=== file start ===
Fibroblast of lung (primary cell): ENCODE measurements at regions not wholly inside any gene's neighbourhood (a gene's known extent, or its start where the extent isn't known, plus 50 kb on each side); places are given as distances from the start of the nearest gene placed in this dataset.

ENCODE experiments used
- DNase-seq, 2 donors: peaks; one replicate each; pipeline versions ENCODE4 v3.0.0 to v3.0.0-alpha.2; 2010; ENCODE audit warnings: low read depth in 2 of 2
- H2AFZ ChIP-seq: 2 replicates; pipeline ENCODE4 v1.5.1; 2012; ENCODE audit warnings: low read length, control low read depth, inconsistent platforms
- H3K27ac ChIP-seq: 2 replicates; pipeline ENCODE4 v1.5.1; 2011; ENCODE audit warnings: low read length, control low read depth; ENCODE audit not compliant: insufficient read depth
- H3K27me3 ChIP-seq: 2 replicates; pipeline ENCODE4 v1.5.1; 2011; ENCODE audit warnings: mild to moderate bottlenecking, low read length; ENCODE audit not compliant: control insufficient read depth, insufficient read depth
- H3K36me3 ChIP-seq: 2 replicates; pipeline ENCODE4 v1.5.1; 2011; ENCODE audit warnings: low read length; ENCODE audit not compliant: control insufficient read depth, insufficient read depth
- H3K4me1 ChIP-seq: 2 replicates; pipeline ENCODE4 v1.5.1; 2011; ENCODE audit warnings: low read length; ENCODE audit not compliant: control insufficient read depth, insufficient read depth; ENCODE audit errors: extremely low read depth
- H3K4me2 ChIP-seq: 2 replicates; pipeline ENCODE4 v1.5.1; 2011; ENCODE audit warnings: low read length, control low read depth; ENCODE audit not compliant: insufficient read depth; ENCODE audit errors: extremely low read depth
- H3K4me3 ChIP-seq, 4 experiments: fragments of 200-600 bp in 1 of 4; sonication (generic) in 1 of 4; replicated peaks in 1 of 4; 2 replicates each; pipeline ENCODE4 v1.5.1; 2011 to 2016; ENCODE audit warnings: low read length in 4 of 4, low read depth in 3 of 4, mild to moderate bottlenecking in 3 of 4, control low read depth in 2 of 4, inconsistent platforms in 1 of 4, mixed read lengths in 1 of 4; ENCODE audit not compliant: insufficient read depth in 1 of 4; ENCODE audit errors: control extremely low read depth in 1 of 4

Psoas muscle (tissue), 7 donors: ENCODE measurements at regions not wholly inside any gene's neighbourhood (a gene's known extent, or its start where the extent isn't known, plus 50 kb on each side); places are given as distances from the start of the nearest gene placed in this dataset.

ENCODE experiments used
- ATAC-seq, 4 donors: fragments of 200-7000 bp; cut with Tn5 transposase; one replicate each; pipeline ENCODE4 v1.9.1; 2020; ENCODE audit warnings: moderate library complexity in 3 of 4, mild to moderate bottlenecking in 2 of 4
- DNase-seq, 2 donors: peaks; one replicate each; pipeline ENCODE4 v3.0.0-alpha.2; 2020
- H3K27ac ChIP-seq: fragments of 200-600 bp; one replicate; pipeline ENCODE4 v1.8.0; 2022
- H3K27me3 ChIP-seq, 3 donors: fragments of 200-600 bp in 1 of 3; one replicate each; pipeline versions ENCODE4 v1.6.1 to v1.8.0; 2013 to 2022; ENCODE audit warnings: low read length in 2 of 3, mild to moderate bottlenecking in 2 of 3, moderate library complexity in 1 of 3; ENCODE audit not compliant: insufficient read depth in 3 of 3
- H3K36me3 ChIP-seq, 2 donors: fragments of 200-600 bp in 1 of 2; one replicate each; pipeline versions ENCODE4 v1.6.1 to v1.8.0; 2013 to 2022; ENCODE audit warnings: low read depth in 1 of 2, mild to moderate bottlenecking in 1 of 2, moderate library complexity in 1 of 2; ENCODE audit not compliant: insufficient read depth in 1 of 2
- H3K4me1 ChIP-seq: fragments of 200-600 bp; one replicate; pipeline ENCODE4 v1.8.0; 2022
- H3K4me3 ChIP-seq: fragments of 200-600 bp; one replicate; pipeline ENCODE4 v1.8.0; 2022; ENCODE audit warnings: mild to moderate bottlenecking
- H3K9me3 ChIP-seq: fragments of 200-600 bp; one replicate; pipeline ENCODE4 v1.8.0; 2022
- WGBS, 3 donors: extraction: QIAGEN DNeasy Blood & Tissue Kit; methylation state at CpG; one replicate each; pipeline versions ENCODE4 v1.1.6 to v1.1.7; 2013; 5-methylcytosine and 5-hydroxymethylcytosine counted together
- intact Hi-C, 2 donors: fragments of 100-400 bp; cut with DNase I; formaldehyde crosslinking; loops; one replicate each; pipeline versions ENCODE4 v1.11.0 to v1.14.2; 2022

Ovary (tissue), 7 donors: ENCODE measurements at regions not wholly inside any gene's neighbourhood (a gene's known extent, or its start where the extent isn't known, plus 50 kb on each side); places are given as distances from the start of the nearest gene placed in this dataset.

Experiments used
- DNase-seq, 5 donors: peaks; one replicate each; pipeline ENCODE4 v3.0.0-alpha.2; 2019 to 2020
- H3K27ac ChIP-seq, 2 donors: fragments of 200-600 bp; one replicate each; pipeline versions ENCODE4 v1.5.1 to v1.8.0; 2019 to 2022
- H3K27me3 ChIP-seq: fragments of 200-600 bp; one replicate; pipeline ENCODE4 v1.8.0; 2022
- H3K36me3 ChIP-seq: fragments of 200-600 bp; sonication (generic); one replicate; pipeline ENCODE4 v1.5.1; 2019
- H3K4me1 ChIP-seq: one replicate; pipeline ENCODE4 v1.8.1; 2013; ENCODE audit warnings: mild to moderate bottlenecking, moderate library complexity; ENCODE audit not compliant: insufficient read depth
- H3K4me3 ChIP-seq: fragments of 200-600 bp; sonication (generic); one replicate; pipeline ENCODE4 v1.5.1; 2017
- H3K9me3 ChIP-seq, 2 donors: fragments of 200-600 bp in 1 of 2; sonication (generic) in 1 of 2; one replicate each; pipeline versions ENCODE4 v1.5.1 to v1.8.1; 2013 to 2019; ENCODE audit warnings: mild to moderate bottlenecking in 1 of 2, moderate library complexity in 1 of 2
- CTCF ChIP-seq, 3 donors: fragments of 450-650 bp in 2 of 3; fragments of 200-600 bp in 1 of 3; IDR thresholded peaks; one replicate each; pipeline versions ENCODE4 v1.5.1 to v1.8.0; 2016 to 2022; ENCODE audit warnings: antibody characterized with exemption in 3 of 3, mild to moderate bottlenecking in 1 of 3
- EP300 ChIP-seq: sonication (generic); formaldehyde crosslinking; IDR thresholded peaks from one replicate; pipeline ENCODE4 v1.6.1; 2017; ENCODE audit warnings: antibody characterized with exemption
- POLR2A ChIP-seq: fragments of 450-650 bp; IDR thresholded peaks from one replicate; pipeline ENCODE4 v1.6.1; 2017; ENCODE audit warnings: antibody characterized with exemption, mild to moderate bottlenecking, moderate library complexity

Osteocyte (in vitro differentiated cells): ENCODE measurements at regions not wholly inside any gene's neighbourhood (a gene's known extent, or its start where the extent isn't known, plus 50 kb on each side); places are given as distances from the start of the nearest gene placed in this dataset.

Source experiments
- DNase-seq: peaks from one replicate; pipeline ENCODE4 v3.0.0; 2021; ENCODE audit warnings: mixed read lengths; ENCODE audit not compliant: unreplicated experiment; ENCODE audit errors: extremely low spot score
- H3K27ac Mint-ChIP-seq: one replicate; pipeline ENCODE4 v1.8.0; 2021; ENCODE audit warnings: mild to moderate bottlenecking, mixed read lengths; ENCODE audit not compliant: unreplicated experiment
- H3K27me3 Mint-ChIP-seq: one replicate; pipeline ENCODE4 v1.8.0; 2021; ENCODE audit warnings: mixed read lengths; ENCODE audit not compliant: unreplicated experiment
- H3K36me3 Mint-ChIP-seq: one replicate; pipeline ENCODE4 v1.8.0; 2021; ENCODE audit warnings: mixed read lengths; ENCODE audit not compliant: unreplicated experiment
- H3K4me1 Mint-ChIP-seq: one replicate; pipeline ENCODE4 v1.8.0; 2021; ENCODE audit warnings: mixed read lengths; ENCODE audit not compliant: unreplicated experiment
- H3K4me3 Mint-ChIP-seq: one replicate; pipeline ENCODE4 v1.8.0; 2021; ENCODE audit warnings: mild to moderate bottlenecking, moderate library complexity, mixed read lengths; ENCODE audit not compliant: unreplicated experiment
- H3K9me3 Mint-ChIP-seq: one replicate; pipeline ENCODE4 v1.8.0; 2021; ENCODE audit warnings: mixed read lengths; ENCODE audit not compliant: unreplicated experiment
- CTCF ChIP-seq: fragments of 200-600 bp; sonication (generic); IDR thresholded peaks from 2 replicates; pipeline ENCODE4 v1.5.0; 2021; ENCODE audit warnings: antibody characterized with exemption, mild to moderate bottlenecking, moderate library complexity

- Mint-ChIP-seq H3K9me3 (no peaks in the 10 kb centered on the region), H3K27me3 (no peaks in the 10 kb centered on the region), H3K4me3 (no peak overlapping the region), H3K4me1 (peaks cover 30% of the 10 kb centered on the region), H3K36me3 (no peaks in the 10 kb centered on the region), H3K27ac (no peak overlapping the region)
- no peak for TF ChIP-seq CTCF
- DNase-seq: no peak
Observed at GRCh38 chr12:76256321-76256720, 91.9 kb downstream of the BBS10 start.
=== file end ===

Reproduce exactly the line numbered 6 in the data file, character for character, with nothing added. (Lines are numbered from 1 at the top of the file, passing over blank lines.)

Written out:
- H3K27me3 ChIP-seq: 2 replicates; pipeline ENCODE4 v1.5.1; 2011; ENCODE audit warnings: mild to moderate bottlenecking, low read length; ENCODE audit not compliant: control insufficient read depth, insufficient read depth